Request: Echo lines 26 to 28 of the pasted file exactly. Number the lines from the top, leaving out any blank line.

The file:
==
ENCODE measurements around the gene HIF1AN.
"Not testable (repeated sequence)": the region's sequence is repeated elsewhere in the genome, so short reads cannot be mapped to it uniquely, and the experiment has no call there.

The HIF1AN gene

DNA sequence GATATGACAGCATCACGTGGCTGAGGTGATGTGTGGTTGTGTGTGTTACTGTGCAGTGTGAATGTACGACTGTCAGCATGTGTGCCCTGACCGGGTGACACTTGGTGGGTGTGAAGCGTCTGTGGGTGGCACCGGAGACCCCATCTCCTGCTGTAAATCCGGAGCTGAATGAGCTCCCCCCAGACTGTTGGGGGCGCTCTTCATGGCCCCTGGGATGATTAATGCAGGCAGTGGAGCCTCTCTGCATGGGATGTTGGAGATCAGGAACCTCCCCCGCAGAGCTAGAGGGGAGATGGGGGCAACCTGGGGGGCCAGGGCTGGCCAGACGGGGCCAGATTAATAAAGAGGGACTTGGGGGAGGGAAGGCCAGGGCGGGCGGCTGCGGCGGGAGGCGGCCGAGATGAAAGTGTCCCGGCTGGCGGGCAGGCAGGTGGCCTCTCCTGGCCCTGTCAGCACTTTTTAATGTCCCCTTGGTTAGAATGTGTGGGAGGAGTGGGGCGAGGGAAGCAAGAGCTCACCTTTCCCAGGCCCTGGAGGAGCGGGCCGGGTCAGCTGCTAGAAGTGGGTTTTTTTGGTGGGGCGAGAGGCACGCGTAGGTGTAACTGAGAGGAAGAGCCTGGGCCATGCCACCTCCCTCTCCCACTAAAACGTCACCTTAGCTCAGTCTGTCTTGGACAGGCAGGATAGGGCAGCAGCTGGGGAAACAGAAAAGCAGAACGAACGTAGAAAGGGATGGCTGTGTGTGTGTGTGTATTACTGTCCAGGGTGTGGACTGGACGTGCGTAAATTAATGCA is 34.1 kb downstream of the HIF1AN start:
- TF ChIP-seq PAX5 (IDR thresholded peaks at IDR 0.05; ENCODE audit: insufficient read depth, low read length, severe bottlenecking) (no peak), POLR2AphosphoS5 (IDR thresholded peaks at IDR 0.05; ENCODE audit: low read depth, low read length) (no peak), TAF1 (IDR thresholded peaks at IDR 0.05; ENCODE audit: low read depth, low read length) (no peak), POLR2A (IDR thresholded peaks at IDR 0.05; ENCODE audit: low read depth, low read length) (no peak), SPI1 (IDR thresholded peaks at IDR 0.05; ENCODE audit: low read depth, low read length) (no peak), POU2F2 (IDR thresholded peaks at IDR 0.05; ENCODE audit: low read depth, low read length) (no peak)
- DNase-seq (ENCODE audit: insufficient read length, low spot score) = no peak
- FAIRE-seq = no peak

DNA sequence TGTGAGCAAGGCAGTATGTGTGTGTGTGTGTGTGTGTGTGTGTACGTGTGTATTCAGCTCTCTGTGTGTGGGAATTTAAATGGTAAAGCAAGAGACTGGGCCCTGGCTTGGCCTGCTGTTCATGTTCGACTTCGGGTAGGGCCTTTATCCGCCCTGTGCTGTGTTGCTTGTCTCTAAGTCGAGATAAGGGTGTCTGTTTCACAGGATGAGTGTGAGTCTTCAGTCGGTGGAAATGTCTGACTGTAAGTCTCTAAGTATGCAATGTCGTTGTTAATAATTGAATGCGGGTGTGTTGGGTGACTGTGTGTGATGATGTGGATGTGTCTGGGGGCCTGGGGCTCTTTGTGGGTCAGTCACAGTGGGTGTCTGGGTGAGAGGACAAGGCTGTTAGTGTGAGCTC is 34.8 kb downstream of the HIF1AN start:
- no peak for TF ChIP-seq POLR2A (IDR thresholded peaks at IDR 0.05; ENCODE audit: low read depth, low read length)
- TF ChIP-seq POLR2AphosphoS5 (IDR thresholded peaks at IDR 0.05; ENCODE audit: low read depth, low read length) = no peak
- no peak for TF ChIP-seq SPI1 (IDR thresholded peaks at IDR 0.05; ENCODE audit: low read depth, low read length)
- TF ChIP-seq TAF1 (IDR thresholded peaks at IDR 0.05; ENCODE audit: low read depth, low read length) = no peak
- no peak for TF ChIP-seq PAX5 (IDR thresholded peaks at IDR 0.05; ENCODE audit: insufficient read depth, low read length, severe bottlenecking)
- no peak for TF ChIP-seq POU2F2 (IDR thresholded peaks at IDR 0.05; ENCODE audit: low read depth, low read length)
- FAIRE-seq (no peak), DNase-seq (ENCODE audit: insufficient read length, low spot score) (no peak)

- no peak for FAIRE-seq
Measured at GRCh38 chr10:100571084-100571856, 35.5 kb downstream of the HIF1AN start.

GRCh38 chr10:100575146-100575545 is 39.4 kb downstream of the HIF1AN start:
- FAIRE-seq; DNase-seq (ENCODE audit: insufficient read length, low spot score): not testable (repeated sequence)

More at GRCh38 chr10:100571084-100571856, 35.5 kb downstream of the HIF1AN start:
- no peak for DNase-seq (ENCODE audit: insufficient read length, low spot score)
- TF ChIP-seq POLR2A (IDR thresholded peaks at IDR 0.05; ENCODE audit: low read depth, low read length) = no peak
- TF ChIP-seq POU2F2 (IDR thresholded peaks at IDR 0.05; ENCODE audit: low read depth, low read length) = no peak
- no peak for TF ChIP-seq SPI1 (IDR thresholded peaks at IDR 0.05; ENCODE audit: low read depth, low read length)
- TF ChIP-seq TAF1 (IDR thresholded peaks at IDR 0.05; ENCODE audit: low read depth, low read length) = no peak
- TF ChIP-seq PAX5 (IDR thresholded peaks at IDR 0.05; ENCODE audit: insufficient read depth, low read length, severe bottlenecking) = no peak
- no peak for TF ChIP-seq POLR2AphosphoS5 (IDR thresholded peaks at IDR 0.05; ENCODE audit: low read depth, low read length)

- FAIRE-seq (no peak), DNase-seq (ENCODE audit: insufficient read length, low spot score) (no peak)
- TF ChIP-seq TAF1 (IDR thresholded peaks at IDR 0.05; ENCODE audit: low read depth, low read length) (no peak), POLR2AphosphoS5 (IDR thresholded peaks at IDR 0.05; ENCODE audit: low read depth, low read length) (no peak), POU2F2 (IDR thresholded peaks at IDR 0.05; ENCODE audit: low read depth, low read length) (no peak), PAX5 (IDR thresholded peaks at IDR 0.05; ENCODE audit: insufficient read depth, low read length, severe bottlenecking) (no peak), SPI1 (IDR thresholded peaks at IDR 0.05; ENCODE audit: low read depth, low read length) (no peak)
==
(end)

- TF ChIP-seq PAX5 (IDR thresholded peaks at IDR 0.05; ENCODE audit: insufficient read depth, low read length, severe bottlenecking) = no peak
- no peak for TF ChIP-seq POLR2AphosphoS5 (IDR thresholded peaks at IDR 0.05; ENCODE audit: low read depth, low read length)

- FAIRE-seq (no peak), DNase-seq (ENCODE audit: insufficient read length, low spot score) (no peak)